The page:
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Dr. Andrew Rynne
Dr. Andrew Rynne

Family Physician

Exp 50 years

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Article Home Women's Health Urinary incontinence in women

Urinary incontinence in women

Involuntary loss of urine is called urinary incontinence. It is more common in women than in men due to pregnancy, child birth, menopause and structure of female urinary tract account for this difference. Some women may lose few drops of urine while running or coughing. Others may feel a strong urge to urinate just before losing a large amount of urine. Many experience both symptoms.

It can be prevented by doing pelvic floor muscle strengthening, by weight management, avoiding constipation, moderate intense physical activity.

Types of urinary incontinence:


Urinary incontinence in women


  • Stress incontinence: Leakage of small amounts of urine during physical movement like coughing, sneezing and exercising. Causes of stress incontinence are physical changes resulting from pregnancy, child birth and menopause. Child birth and other events injure the supports of bladder causing stress incontinence. It increases during menopause or a week before menstruation due to low estrogen level.
  • Urge incontinence: It is the loss of urine for no apparent reason after suddenly feeling the need or urge to urinate. It is mainly caused due to inappropriate bladder contractions, abnormal nerve signals causing bladder spasms.
  • Overflow incontinence: It occurs when the bladder does not empty properly causing it to spill over. It is caused mainly due to weak bladder muscles or blocked urethra. Diabetes also causes due to nerve damage causing weak bladder muscles.
  • Mixed incontinence: If you have more than one type of urinary incontinence.
  • Functional incontinence: It can occur due to physical or mental impairment which keeps them from making it to the toilet in time.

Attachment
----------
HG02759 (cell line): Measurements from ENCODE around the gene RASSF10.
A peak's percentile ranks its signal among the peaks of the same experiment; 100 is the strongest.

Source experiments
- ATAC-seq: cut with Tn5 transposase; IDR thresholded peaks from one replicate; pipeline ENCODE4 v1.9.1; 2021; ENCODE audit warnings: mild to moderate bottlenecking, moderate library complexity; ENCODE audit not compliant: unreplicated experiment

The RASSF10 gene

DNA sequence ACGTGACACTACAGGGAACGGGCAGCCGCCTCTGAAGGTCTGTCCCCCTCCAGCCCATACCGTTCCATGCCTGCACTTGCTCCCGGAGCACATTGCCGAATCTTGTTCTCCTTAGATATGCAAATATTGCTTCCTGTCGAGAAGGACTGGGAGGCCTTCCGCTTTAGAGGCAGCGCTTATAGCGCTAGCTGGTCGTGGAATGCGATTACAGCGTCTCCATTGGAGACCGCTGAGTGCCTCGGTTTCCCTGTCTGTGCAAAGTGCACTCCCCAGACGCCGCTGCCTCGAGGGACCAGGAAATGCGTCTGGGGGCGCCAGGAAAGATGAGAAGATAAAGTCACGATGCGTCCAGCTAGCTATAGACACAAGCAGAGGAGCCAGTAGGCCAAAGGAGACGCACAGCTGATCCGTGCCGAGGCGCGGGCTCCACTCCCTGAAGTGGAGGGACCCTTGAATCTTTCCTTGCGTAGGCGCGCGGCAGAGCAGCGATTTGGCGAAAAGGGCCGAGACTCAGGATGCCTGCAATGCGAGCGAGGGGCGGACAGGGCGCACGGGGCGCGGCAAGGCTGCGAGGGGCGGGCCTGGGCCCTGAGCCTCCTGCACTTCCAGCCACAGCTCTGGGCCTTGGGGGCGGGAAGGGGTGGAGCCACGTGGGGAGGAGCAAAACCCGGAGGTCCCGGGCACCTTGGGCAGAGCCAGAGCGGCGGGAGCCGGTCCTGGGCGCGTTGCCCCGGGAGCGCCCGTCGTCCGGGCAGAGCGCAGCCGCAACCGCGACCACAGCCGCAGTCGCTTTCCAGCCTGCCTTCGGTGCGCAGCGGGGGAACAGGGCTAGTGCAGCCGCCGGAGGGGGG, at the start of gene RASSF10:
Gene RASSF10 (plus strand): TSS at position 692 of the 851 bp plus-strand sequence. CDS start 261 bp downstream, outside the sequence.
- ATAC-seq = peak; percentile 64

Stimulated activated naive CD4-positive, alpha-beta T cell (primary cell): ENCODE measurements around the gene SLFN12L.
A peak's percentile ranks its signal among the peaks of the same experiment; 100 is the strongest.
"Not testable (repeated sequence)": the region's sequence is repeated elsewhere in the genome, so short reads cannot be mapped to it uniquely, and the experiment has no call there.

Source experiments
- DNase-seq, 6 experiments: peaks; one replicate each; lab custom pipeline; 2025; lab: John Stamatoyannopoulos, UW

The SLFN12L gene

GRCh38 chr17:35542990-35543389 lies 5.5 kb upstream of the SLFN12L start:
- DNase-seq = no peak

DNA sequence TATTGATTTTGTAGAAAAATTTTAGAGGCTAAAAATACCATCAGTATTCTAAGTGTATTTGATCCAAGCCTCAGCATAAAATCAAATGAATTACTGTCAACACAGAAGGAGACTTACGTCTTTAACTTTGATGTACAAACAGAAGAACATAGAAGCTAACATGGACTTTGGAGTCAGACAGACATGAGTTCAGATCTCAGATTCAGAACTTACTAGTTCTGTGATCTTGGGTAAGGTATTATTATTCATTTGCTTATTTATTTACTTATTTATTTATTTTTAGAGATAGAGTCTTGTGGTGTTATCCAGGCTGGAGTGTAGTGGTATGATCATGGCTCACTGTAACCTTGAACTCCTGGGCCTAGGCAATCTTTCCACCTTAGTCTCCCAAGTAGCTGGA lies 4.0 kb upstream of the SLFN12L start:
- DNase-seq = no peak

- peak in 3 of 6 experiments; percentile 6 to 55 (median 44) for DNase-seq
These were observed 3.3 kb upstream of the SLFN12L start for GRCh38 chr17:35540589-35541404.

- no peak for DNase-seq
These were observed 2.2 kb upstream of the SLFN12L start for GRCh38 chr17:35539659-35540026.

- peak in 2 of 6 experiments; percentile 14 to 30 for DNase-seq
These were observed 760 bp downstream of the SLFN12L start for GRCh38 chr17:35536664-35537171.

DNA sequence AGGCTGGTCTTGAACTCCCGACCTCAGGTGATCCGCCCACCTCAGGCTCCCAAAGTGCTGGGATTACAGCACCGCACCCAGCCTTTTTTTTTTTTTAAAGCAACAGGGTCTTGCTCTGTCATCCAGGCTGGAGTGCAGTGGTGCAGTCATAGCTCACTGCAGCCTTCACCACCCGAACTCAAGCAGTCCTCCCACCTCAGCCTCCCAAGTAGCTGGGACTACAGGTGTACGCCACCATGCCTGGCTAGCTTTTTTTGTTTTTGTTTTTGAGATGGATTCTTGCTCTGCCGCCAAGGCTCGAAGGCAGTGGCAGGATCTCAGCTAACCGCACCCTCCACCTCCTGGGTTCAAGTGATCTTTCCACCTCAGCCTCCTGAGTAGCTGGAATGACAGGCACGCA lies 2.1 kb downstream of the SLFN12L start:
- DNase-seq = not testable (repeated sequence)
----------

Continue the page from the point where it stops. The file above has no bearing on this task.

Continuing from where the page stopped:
• Gross total incontinence: It is continuous leaking of urine, day and night, or periodic volumes of urine and uncontrollable leaking.
  • Overactive bladder occurs when the abnormal nerves send signals to the bladder at the wrong time, causing its muscles to squeeze without warning. Symptoms of overactive bladder are increased urinary frequency, urinary urgency, urge incontinence, nocturia (awaking at night to urinate).

Tests and diagnosis:

  • Bladder stress test.
  • Urine analysis and culture.
  • Ultrasound.
  • Cystoscopy

Causes of temporary urinary incontinence:

Causes of persistent urinary incontinence:

  • Pregnancy and child birth.
  • Changes with aging.
  • Hysterectomy.
  • Painful bladder syndrome.
  • Obstruction due to stones or mass.
  • Neurological disorders like multiple sclerosis.

When to seek a medical advice:

  • If the urinary incontinence is associated with blood in urine.
  • If it is causing you to restrict your activities and limit social interactions to avoid embarrassment.
  • It may increase the risk of falls in older adults as they rush to make it to the toilet.


Behavioral techniques:

  • Pelvic floor muscle exercises.
  • Bladder training.
  • Scheduled toilet trips.
  • Fluid and diet management.


  • Ant cholinergic medications.
  • Imipramine.
  • Antibiotics if there is any infection.

Electrical stimulation.

Medical devices like urethral inserts or pessary.


Using absorbent pads and catheters.


  • Maintain a healthy weight.
  • Avoid smoking.
  • Practice pelvic floor exercises.
  • Avoid bladder irritants like coffee.
  • Eat more fiber diet.
  • Regular physical exercises.